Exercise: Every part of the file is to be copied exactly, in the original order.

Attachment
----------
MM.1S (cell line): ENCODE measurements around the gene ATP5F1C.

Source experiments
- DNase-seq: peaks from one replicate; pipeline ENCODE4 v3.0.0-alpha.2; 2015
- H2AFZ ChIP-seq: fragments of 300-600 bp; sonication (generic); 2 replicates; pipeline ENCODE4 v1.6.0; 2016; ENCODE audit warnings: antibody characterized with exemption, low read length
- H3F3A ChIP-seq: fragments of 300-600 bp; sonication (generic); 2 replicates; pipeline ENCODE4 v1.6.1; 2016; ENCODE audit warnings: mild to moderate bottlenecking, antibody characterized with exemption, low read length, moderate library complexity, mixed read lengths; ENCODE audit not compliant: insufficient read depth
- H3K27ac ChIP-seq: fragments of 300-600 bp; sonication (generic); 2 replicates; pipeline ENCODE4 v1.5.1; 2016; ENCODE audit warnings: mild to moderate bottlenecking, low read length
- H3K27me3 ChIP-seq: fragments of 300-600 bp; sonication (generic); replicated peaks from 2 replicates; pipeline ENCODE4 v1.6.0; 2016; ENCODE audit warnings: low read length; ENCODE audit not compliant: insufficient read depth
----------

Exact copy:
MM.1S (cell line): ENCODE measurements around the gene ATP5F1C.

Source experiments
- DNase-seq: peaks from one replicate; pipeline ENCODE4 v3.0.0-alpha.2; 2015
- H2AFZ ChIP-seq: fragments of 300-600 bp; sonication (generic); 2 replicates; pipeline ENCODE4 v1.6.0; 2016; ENCODE audit warnings: antibody characterized with exemption, low read length
- H3F3A ChIP-seq: fragments of 300-600 bp; sonication (generic); 2 replicates; pipeline ENCODE4 v1.6.1; 2016; ENCODE audit warnings: mild to moderate bottlenecking, antibody characterized with exemption, low read length, moderate library complexity, mixed read lengths; ENCODE audit not compliant: insufficient read depth
- H3K27ac ChIP-seq: fragments of 300-600 bp; sonication (generic); 2 replicates; pipeline ENCODE4 v1.5.1; 2016; ENCODE audit warnings: mild to moderate bottlenecking, low read length
- H3K27me3 ChIP-seq: fragments of 300-600 bp; sonication (generic); replicated peaks from 2 replicates; pipeline ENCODE4 v1.6.0; 2016; ENCODE audit warnings: low read length; ENCODE audit not compliant: insufficient read depth